Infosys Technologies Ltd beat expectations with a 17 percent rise in quarterly profit and raised its full-year forecast at the lower end on hopes for a pick up in outsourcing demand from overseas clients.
India's No. 2 software services exporter forecast consolidated revenue to fall 3.1-4.6 percent to $4.45-$4.52 billion in the year to March 2010. It expects earnings to decline 11.1-12.3 percent in dollar terms.
That compares with its April forecast of earnings to fall 11.1-15.1 percent on a revenue fall of 3.1-6.7 percent.
We believe that in the short term the global economic environment will continue to be challenging, said S. Gopalakrishnan, the chief executive of the Nasdaq-listed company, which kicks off the sector's results.
The Indian software sector's scorching pace of growth has halted as many leading customers are struggling to stay afloat, have gone bankrupt, or are tackling severe cost cuts, leaving little room to boost technology spending.
Infosys, rivals Tata Consultancy Services and Wipro also face competition from big players, IBM , Accenture and Hewlett-Packard who have raided their home-turf and are winning contracts.
Analysts said reduced pace of deal cancellations and signs of stability in the key financial sector was positive, but a pick-up in the sector's growth was unlikely.
Still there are concerns and their guidance shows they are not very optimistic about business recovery in the IT sector. Let's wait for a quarter or two, said K.K Mital, head of portfolio management services at Globe Capital in New Delhi.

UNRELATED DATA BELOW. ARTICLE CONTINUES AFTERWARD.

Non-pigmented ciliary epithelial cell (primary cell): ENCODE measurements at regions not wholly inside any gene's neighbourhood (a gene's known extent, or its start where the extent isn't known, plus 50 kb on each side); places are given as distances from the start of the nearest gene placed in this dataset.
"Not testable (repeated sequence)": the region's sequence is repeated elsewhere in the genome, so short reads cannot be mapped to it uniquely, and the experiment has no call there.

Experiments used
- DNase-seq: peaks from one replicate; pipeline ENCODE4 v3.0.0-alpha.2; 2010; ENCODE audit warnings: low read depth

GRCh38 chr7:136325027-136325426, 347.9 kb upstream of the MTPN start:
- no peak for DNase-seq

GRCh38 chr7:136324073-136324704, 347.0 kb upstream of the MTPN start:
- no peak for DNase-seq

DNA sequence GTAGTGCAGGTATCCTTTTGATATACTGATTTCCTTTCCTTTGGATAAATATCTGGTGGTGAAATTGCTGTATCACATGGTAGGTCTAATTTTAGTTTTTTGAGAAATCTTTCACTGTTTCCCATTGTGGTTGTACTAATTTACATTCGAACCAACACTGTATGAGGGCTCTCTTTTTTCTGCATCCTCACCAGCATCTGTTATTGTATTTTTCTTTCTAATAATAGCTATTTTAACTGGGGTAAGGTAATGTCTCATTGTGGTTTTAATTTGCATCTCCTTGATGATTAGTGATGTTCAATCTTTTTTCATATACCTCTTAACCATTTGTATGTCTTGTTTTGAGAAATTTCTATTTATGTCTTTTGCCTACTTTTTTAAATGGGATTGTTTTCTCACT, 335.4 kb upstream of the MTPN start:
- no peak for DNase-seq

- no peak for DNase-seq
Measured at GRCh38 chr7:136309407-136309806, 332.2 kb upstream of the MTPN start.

Infosys, which develops applications, supply chains and runs back-office services, said net profit rose to 15.27 billion rupees ($314 million) in April-June, its fiscal first quarter, from 13.02 billion a year ago.
A Reuters poll had estimated a net profit of 13.97 billion rupees for the company, which counts Goldman Sachs , Philips Electronics , BT Group Plc and Australia's top phone company Telstra Corp among its clients.
Analysts said the upward revision in dollar revenue could be due to the U.S. currency's fall against the euro and the sterling in April-June. Infosys earns more than a quarter of its revenue in currencies other than the dollar.
Powered by an army of low-cost, English-speaking workers, India's $60 billion outsourcing sector provides services ranging from managing complex computer networks and call centers to software coding to maintaining technology operations.
Infosys stunned markets in April when it forecast its first decline in annual revenue in dollar terms, marking a watershed for a sector that is a magnet for thousands of young job-seekers in the country.
Infosys and its key rivals are expanding in markets such as Europe, Latin America and Asia Pacific to cut their dependence on the United States, which accounts for more than half the sector's revenue.
Shares in Infosys, valued at more than $20 billion, climbed 34 percent in April-June versus a 44 percent rise in the sector index <.BSEIT> and a 49 percent jump in the main index <.BSESN>.
(Reporting by Sumeet Chatterjee; Editing by Ranjit Gangadharan and Anshuman Daga)